About the author : Craig Andreoli

Dementia is the main symptom of Alzheimer’s Disease, which includes memory loss, confusion, and personality changes. However, other issues also cause cognitive decline, and many are treatable. Quickly addressing mental changes offers the best hope of reversing any decline. Even if the final prognosis is Alzheimer’s, early diagnosis can provide more avenues for slowing the disease progression.

Medications that Interfere with Brain Functions

Moira was in the hospital for sepsis from an infection. At 85 years old, they treated her sepsis aggressively with IV medications. Unfortunately, a side effect of the drugs was that she became confused and agitated.

While many drugs cause dementia-like symptoms, the most common, according to a clinical neurologist, Dr. Knopman, include medications for pain, sleep, incontinence, chronic obstructive pulmonary disease, antidepressants, and other psychotropic drugs. This list is hardly exhaustive, and combining certain medications can also create side effects.

Older individuals are especially susceptible to medication-induced dementia. As we age, we process medications differently. Lower metabolism means that drugs can accumulate in the body, and problems can arise from medicines the patient has taken safely for years. Additionally, many seniors take multiple prescriptions for multiple conditions prescribed by numerous specialists. Sometimes these medications interact in unexpected ways and change brain functions. Luckily, the symptoms usually disappear when the drugs clear from the system. Talk to your doctor about your medications if you feel like you or someone you love is experiencing brain fog. Do not stop without medical consultation because that can lead to other dangerous problems.

Medical Conditions that Change Mental Processes

During a recent conversation, Brenda noticed that her mom was repeating herself and suffering from delusions. She took her mom to the hospital and was surprised when the doctor ordered a urinalysis. That is when she learned that urinary tract infections often affect older people mentally before they notice pain during urination.

Frida had diarrhea for months. She was embarrassed to talk about it and delayed seeking treatment. Her body became increasingly depleted of vitamins D and B12. As her nutritional deficiencies worsened, she became increasingly unable to think clearly. Luckily her bridge partner noticed a decline in strategy, as she had to excuse herself multiple times when they played. He convinced her to go to the doctor. The doctor treated the underlying condition and nutritional deficiencies. Frida was back to her normal self in a matter of weeks.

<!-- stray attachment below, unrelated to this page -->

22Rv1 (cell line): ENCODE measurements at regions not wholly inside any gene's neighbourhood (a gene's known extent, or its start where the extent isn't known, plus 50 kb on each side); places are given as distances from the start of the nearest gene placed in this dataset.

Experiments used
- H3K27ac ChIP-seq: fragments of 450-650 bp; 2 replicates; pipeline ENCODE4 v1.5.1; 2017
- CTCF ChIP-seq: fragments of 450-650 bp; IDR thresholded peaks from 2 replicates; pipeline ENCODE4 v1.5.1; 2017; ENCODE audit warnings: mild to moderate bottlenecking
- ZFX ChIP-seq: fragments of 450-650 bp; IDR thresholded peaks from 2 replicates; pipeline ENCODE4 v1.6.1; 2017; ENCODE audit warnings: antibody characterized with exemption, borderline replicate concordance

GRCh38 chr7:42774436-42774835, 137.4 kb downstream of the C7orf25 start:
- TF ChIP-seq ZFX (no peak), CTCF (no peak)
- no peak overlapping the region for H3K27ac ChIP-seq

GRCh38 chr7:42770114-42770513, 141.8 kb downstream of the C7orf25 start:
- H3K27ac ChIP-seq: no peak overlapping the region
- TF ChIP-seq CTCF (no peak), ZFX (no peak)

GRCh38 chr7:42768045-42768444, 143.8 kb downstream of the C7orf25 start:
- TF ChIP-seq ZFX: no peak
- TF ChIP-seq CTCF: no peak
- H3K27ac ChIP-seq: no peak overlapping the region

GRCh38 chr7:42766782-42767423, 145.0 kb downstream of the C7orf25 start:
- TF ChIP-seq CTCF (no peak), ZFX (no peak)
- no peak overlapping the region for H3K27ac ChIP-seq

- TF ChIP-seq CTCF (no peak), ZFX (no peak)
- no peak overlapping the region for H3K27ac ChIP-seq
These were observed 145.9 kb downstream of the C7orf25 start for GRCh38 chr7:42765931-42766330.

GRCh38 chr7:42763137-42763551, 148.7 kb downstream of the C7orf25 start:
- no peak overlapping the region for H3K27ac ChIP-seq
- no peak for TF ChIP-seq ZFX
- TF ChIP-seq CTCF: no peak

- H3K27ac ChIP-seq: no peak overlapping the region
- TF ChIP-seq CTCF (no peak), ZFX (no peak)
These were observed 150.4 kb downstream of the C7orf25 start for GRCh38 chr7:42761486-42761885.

Many medical conditions affect cognitive abilities. According to Stanford Medicine, strokes and Parkinson’s Disease are often to blame.

Alcohol Induced Dementia

Barry had a history of binge drinking. One New Year’s Eve, he went overboard, and his wife called the ambulance. In the hospital, while detoxing, he was delirious. Later, Barry and his wife learned about alcohol-related dementia, which is often due to years of heavy drinking and alcohol abuse. Although he did not seem to have alcohol-related dementia now, they recognized that he was at high risk for it and sought treatment. Alcohol-related dementia often develops after many years of heavy drinking. Sometimes the person’s dementia improves if they stop drinking. Withdrawals from alcohol can be quite severe; medical professionals should monitor people quitting.

See a Doctor

Diagnosing and treating dementia-like symptoms without medical intervention would be a mistake. As elder law attorneys, we care about your health and the health of your loved ones. The medical complexities of older adults often require significant financial and legal decisions. Please contact us today at (631) 686-6500 to schedule a consultation to discuss your legal matters.

About the author : Craig Andreoli